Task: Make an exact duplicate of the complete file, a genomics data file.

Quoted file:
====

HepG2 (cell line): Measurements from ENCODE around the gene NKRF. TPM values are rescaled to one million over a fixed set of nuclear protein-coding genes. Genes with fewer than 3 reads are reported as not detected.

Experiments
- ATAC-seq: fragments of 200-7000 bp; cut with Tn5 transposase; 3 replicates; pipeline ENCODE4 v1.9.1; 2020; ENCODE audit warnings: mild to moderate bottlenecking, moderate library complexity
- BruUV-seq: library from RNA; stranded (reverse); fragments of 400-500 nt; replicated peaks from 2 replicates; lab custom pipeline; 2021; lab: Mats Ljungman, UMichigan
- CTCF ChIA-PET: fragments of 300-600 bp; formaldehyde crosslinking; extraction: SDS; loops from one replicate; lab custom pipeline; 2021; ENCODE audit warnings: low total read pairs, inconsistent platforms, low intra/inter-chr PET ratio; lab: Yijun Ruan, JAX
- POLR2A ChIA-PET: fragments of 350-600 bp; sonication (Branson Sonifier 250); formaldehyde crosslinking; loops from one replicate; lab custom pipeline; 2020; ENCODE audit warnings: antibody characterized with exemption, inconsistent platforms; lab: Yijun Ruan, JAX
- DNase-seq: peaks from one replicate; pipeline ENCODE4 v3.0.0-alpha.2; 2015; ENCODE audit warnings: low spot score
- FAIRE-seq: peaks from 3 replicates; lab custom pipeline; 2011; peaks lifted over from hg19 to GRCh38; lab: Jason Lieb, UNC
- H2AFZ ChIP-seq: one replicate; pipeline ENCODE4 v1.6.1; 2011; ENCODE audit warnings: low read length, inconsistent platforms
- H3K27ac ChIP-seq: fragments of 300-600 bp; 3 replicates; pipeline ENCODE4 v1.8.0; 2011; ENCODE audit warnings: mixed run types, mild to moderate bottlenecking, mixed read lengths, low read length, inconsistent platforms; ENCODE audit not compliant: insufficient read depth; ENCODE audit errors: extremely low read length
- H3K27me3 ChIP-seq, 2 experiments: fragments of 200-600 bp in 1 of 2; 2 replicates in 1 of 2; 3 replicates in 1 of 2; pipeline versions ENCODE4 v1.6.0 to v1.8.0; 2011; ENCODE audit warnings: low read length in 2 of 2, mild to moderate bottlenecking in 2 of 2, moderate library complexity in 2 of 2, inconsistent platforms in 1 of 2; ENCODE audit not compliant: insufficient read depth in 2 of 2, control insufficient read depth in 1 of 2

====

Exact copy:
HepG2 (cell line): Measurements from ENCODE around the gene NKRF. TPM values are rescaled to one million over a fixed set of nuclear protein-coding genes. Genes with fewer than 3 reads are reported as not detected.

Experiments
- ATAC-seq: fragments of 200-7000 bp; cut with Tn5 transposase; 3 replicates; pipeline ENCODE4 v1.9.1; 2020; ENCODE audit warnings: mild to moderate bottlenecking, moderate library complexity
- BruUV-seq: library from RNA; stranded (reverse); fragments of 400-500 nt; replicated peaks from 2 replicates; lab custom pipeline; 2021; lab: Mats Ljungman, UMichigan
- CTCF ChIA-PET: fragments of 300-600 bp; formaldehyde crosslinking; extraction: SDS; loops from one replicate; lab custom pipeline; 2021; ENCODE audit warnings: low total read pairs, inconsistent platforms, low intra/inter-chr PET ratio; lab: Yijun Ruan, JAX
- POLR2A ChIA-PET: fragments of 350-600 bp; sonication (Branson Sonifier 250); formaldehyde crosslinking; loops from one replicate; lab custom pipeline; 2020; ENCODE audit warnings: antibody characterized with exemption, inconsistent platforms; lab: Yijun Ruan, JAX
- DNase-seq: peaks from one replicate; pipeline ENCODE4 v3.0.0-alpha.2; 2015; ENCODE audit warnings: low spot score
- FAIRE-seq: peaks from 3 replicates; lab custom pipeline; 2011; peaks lifted over from hg19 to GRCh38; lab: Jason Lieb, UNC
- H2AFZ ChIP-seq: one replicate; pipeline ENCODE4 v1.6.1; 2011; ENCODE audit warnings: low read length, inconsistent platforms
- H3K27ac ChIP-seq: fragments of 300-600 bp; 3 replicates; pipeline ENCODE4 v1.8.0; 2011; ENCODE audit warnings: mixed run types, mild to moderate bottlenecking, mixed read lengths, low read length, inconsistent platforms; ENCODE audit not compliant: insufficient read depth; ENCODE audit errors: extremely low read length
- H3K27me3 ChIP-seq, 2 experiments: fragments of 200-600 bp in 1 of 2; 2 replicates in 1 of 2; 3 replicates in 1 of 2; pipeline versions ENCODE4 v1.6.0 to v1.8.0; 2011; ENCODE audit warnings: low read length in 2 of 2, mild to moderate bottlenecking in 2 of 2, moderate library complexity in 2 of 2, inconsistent platforms in 1 of 2; ENCODE audit not compliant: insufficient read depth in 2 of 2, control insufficient read depth in 1 of 2